Law

The U.S. Supreme Court has once again blocked Texas’ controversial social media law

The decision came almost three weeks after the U.S. 5th Circuit Court of Appeals reinstated the controversial law earlier this month.

An iPhone displays the Facebook app.

The U.S. Supreme Court on Tuesday once again blocked a Texas law banning social media companies from removing users from their platforms over what GOP lawmakers have called "viewpoint discrimination."

House Bill 20 was passed during last year’s legislative session after several prominent conservatives, including former President Donald Trump, were banned on social media for what the companies say was a violation of their terms of service.

Conservatives argue the social media companies are unconstitutionally deplatforming conservative voices, and Texas argued in court that they “must carry” even offensive speech as part of their role as the “modern-day public square.”

A lower court judge temporarily suspended the controversial law, but the U.S. 5th Circuit Court of Appeals reinstated it three weeks ago.

Tuesday’s decision puts that suspension back in place while the courts rule on the law’s constitutionality.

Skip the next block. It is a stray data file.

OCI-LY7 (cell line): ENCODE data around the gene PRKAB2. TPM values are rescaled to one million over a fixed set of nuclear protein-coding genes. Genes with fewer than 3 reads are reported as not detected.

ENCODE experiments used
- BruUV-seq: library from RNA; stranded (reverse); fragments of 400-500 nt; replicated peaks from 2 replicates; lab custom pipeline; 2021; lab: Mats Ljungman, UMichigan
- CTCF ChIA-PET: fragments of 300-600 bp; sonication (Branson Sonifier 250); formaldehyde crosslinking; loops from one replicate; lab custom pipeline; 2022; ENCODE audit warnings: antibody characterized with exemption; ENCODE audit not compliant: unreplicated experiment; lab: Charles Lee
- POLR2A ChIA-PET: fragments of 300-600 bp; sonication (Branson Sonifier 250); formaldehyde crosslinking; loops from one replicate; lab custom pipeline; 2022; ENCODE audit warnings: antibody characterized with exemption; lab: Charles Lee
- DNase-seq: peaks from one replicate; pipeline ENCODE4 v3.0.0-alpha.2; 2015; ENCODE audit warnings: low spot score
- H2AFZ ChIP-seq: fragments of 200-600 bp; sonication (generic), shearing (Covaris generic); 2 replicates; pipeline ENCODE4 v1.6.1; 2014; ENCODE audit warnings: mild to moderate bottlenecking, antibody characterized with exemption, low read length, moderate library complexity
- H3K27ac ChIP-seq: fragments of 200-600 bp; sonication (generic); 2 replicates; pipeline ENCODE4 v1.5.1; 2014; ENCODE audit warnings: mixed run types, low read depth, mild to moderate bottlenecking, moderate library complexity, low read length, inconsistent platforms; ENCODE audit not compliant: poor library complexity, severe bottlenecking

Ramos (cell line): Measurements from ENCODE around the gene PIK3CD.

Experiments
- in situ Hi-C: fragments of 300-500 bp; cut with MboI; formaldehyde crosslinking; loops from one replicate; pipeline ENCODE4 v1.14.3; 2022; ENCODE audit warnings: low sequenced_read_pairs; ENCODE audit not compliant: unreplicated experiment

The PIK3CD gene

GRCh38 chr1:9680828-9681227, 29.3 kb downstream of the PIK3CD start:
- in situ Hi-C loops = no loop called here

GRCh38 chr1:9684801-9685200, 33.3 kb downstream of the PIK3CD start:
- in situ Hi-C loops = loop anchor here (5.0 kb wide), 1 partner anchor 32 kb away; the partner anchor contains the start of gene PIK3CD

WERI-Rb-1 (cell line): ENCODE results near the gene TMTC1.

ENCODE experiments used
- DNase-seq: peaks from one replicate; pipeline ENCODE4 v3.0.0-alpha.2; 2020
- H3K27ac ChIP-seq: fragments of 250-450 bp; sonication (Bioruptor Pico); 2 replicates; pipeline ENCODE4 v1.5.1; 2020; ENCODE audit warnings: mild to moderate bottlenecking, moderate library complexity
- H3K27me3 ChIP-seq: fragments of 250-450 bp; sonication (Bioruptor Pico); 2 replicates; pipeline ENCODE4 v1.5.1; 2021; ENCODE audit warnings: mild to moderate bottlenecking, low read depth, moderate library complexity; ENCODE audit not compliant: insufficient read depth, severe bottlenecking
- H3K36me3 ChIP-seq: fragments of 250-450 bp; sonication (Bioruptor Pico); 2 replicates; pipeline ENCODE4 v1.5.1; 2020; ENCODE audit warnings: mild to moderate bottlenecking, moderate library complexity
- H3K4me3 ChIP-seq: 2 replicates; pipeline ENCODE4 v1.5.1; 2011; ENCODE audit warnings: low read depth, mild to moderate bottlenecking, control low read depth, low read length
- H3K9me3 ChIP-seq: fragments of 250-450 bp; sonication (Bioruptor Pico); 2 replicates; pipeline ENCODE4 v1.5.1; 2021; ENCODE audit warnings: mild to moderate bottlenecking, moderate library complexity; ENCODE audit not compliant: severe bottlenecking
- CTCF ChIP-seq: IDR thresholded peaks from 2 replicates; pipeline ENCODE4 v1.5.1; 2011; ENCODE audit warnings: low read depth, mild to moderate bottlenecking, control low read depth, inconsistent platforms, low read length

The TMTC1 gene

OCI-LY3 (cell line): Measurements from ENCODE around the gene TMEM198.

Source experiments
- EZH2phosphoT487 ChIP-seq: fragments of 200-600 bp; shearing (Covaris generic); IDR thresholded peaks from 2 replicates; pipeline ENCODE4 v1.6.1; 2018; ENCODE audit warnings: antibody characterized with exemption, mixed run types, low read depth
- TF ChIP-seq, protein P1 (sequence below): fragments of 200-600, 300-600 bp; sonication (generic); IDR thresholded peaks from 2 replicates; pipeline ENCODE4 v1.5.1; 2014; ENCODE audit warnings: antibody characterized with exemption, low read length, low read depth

The Knight First Amendment Institute submitted a brief last month in support of the social media companies, arguing the law violates the companies' right to free speech.

“The theory of the First Amendment that Texas is advancing in this case would give government broad power to censor and distort public discourse,” Scott Wilkens, senior staff attorney with the Knight First Amendment Institute, wrote in a statement. “The Texas law's transparency provisions present a more difficult constitutional question, but the law's must-carry provision is plainly unconstitutional and should be struck down."

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